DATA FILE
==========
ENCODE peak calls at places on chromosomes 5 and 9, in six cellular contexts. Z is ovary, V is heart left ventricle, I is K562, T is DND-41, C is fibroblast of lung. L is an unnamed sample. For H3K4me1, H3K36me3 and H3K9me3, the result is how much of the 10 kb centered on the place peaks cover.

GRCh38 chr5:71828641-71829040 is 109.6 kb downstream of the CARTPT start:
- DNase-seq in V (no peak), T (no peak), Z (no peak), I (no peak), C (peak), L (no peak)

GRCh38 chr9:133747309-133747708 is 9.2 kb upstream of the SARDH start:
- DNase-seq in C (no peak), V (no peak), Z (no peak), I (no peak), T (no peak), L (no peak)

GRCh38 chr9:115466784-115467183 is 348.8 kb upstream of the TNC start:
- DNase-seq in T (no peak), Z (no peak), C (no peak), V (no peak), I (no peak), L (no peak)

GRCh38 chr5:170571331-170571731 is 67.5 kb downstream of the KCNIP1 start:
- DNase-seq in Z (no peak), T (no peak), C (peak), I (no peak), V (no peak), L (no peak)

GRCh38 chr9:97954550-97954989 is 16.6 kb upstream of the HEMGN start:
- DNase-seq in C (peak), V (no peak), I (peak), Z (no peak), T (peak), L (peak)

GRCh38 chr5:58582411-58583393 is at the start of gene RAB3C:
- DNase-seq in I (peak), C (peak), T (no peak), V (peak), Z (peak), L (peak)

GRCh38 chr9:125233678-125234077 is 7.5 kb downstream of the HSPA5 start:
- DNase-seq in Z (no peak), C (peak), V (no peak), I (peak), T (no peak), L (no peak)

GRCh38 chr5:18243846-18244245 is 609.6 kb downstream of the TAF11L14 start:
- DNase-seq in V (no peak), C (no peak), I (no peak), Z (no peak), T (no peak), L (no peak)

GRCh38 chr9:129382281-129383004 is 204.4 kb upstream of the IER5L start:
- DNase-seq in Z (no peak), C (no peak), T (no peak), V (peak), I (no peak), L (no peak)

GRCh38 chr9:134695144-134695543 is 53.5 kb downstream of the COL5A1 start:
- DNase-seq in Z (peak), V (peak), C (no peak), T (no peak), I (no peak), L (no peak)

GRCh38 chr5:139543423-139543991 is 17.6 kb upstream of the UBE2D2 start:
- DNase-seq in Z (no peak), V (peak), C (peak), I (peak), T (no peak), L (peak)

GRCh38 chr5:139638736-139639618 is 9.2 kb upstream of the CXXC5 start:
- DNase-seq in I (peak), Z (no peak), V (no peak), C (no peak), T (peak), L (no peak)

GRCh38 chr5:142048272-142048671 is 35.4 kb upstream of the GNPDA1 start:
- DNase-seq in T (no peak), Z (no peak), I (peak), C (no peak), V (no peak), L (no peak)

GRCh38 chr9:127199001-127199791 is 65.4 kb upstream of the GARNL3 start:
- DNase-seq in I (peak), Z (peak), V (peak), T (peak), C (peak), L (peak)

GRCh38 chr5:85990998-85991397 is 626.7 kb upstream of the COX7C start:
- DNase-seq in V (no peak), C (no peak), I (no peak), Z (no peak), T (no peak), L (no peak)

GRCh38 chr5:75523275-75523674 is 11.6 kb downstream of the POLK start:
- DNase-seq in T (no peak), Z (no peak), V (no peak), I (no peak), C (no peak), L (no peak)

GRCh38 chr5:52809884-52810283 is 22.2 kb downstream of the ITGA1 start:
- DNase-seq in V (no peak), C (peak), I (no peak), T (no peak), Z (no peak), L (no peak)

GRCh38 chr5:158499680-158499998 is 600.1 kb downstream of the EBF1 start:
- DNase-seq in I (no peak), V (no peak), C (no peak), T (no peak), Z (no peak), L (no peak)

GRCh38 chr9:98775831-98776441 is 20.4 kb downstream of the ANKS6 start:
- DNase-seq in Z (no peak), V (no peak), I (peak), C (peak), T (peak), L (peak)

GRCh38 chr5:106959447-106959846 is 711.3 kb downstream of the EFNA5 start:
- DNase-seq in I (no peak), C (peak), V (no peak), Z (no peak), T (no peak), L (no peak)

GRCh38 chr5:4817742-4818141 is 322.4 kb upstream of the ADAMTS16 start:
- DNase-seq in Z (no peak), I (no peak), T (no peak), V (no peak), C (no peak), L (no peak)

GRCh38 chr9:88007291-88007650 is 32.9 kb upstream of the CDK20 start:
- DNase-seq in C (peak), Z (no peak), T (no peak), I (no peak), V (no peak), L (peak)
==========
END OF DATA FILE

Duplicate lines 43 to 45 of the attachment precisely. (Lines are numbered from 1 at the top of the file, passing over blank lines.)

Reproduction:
- DNase-seq in Z (no peak), I (no peak), T (no peak), V (no peak), C (no peak), L (no peak)

GRCh38 chr9:88007291-88007650 is 32.9 kb upstream of the CDK20 start:
- DNase-seq in C (peak), Z (no peak), T (no peak), I (no peak), V (no peak), L (peak)